Four Short Films (1934-1948)
Mary Ellen Bute was a pioneer American film animator significant as one of the first female experimental filmmakers. Her specialty was visual music and, while working in New York between 1934 and 1953, made fourteen short, abstract musical films. Many of these were seen in regular movie theaters, such as Radio City Music Hall, usually preceding a prestigious film. Several of her later abstract films were categorized as part of her Seeing Sound series.
A native of Houston, Mary Ellen Bute studied painting in Texas and, subsequently, Philadelphia, then stage lighting at Yale University, focusing her primary interest on the tradition of color organs, as a means of painting with light. She worked with Leon Theremin and Thomas Wilfred and was also influenced by the abstract animated films of Oskar Fischinger.
Bute began her filmmaking career collaborating with Joseph Schillinger on the animation of visuals. Her later films were made in partnership with her cinematographer Ted Nemeth whom she married in 1940. Her final film, inspired by James Joyce, was Passages from Finnegans Wake, a live-action feature made over a nearly three-year period in 1965-67.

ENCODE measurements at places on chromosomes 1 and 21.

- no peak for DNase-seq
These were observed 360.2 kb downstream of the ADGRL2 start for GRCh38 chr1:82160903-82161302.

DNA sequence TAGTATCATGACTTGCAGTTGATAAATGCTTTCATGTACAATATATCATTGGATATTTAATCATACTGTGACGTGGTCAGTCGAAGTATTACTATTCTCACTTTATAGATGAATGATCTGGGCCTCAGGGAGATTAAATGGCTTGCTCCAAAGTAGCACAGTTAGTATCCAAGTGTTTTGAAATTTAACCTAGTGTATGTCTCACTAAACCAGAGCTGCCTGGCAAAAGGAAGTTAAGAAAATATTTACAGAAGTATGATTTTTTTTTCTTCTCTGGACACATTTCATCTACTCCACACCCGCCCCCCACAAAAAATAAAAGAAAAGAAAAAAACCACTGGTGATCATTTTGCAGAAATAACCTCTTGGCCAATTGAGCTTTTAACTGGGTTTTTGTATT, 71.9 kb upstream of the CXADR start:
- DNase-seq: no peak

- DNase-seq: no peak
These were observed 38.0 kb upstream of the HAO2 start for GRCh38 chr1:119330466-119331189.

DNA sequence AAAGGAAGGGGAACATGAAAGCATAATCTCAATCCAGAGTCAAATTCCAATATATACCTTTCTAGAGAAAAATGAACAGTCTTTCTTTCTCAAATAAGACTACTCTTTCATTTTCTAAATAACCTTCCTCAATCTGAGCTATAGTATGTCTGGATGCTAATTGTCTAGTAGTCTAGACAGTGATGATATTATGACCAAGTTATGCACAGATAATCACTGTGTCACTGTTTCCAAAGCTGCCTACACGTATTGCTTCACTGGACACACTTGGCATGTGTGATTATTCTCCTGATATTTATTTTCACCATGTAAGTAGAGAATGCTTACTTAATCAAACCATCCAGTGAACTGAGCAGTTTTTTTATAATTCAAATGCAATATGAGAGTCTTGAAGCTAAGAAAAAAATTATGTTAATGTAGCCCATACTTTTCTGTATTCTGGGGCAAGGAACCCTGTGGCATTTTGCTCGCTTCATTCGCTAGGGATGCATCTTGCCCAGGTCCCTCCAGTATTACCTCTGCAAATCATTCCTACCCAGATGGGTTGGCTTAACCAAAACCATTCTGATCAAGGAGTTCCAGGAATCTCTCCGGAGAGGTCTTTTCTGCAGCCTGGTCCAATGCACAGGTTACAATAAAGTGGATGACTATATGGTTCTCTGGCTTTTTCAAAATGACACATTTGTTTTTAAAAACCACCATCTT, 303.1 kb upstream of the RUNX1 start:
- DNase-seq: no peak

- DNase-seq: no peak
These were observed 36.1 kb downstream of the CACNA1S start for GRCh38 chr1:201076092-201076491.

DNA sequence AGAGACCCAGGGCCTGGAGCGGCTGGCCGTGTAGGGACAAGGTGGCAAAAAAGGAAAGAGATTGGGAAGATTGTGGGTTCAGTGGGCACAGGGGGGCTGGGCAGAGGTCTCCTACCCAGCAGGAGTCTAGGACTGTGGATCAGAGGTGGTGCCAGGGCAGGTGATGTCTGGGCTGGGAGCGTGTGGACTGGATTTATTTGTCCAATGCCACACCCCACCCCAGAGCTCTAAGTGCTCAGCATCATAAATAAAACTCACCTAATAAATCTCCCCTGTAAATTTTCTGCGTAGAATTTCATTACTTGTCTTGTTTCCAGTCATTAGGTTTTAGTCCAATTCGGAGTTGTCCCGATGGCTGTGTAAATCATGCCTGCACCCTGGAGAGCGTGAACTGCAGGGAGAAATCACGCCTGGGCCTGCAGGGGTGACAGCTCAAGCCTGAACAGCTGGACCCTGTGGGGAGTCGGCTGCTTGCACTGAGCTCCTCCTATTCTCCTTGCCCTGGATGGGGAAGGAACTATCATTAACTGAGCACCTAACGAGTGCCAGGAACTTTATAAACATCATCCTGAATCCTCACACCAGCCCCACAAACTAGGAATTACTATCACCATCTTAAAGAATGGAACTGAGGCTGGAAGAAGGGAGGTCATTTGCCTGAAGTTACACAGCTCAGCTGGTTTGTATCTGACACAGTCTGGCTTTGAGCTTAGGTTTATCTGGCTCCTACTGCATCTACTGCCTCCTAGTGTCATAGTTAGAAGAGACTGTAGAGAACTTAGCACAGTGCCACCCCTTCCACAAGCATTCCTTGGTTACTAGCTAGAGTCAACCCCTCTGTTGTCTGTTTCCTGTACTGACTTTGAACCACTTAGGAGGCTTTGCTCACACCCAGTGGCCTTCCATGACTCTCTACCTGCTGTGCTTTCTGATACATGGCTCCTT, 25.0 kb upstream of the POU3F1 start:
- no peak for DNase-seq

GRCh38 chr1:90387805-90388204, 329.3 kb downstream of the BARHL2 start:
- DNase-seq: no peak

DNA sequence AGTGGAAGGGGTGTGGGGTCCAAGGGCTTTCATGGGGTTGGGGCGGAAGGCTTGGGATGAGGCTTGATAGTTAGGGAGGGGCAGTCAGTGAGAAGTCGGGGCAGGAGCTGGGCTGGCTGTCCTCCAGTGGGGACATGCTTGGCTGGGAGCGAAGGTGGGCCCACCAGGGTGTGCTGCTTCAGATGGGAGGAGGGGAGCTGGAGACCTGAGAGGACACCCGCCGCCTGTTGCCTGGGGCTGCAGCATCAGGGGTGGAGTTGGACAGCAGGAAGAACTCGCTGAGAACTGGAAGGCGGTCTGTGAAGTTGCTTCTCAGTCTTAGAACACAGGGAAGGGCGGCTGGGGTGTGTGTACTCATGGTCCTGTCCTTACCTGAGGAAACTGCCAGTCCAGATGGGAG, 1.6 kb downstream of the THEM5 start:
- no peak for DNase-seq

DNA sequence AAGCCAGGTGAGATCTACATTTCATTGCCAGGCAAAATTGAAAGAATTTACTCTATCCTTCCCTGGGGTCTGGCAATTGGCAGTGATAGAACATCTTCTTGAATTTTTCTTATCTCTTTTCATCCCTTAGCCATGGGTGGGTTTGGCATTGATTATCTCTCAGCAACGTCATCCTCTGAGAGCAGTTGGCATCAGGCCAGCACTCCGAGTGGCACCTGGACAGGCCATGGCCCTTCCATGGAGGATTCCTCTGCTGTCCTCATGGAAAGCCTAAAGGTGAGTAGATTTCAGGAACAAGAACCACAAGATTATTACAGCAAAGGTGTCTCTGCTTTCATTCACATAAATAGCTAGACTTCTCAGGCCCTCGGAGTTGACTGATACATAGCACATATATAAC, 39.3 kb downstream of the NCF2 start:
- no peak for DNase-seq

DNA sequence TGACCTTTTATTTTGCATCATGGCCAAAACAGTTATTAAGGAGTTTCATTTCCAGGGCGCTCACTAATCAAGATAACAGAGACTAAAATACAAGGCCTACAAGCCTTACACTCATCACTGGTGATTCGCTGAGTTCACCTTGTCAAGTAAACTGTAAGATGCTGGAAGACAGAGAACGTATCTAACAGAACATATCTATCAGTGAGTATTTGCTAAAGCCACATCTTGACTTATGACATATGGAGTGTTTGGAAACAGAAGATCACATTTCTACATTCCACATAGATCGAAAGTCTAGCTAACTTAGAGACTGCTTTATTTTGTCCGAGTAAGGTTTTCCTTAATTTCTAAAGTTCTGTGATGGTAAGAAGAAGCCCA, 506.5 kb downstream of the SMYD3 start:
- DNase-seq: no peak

In the 1960s and 1970s Bute worked on two films which were never completed: an adaptation of Thornton Wilder's 1942 play The Skin of Our Teeth, and a film about Walt Whitman with the working title Out of the Cradle Endlessly Rocking.
An archive with some of Bute's personal papers is at the Beinecke Library at Yale University. A finding aid describes this collection. Film historian Cecile Starr has an extensive collection of Bute papers; another collection is at Center for Visual Music in Los Angeles. Several of her films are at the Yale Film Study Center, George Eastman House, Museum of Modern Art in New York, Anthology Film Archives, and a number of other institutions and archives; an entire 16mm collection is with Cecile Starr; and a travelling film show of all of her abstract short 16mm films has been presented since 2006 in the US, Australia and Europe by Center for Visual Music in association with Cecile Starr and The Women's Independent Film Exchange.
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